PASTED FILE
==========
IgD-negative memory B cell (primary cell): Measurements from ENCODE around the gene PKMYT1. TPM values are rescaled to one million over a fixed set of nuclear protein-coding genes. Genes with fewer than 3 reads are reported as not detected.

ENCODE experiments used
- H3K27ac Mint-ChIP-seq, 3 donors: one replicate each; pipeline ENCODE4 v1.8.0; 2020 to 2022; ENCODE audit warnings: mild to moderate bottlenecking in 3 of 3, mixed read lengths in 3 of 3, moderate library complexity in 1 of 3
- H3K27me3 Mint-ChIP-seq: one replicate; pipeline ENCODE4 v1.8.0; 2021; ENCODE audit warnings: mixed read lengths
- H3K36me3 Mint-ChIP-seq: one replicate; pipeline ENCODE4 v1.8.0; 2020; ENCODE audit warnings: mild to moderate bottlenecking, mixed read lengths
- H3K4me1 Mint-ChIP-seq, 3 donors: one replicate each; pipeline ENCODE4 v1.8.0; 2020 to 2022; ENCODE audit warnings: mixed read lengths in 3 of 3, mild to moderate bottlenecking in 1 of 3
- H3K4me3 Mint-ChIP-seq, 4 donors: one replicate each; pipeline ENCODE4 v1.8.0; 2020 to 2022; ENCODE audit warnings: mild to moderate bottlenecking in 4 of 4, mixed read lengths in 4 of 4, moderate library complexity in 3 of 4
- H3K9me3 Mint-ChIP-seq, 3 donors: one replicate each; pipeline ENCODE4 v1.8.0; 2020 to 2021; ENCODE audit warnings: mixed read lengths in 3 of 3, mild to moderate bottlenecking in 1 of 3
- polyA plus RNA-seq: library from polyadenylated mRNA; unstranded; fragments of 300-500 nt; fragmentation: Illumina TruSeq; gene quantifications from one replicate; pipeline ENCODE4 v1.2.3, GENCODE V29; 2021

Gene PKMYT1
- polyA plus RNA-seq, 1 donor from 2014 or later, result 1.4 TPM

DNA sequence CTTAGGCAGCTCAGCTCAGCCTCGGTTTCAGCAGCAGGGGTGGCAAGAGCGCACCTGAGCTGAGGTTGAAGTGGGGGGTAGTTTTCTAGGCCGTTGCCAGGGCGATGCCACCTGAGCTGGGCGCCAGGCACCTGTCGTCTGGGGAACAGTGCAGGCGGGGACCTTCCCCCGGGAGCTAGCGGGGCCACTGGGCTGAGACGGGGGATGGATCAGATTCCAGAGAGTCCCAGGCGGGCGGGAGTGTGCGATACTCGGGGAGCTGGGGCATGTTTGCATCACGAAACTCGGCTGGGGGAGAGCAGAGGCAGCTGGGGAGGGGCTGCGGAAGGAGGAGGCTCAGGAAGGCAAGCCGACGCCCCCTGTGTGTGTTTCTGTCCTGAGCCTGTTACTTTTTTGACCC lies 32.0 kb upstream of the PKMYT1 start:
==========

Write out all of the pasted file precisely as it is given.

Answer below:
IgD-negative memory B cell (primary cell): Measurements from ENCODE around the gene PKMYT1. TPM values are rescaled to one million over a fixed set of nuclear protein-coding genes. Genes with fewer than 3 reads are reported as not detected.

ENCODE experiments used
- H3K27ac Mint-ChIP-seq, 3 donors: one replicate each; pipeline ENCODE4 v1.8.0; 2020 to 2022; ENCODE audit warnings: mild to moderate bottlenecking in 3 of 3, mixed read lengths in 3 of 3, moderate library complexity in 1 of 3
- H3K27me3 Mint-ChIP-seq: one replicate; pipeline ENCODE4 v1.8.0; 2021; ENCODE audit warnings: mixed read lengths
- H3K36me3 Mint-ChIP-seq: one replicate; pipeline ENCODE4 v1.8.0; 2020; ENCODE audit warnings: mild to moderate bottlenecking, mixed read lengths
- H3K4me1 Mint-ChIP-seq, 3 donors: one replicate each; pipeline ENCODE4 v1.8.0; 2020 to 2022; ENCODE audit warnings: mixed read lengths in 3 of 3, mild to moderate bottlenecking in 1 of 3
- H3K4me3 Mint-ChIP-seq, 4 donors: one replicate each; pipeline ENCODE4 v1.8.0; 2020 to 2022; ENCODE audit warnings: mild to moderate bottlenecking in 4 of 4, mixed read lengths in 4 of 4, moderate library complexity in 3 of 4
- H3K9me3 Mint-ChIP-seq, 3 donors: one replicate each; pipeline ENCODE4 v1.8.0; 2020 to 2021; ENCODE audit warnings: mixed read lengths in 3 of 3, mild to moderate bottlenecking in 1 of 3
- polyA plus RNA-seq: library from polyadenylated mRNA; unstranded; fragments of 300-500 nt; fragmentation: Illumina TruSeq; gene quantifications from one replicate; pipeline ENCODE4 v1.2.3, GENCODE V29; 2021

Gene PKMYT1
- polyA plus RNA-seq, 1 donor from 2014 or later, result 1.4 TPM

DNA sequence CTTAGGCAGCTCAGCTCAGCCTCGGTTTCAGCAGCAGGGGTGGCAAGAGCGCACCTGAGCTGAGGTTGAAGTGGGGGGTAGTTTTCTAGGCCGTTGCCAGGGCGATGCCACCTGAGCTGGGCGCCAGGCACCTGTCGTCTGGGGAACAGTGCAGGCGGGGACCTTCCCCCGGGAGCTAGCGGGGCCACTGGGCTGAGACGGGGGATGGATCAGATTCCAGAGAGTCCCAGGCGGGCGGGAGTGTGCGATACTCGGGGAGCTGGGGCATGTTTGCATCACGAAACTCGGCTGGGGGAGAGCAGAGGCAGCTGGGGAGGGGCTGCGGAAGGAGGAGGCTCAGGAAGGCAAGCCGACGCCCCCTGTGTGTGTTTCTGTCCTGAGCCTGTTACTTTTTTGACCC lies 32.0 kb upstream of the PKMYT1 start: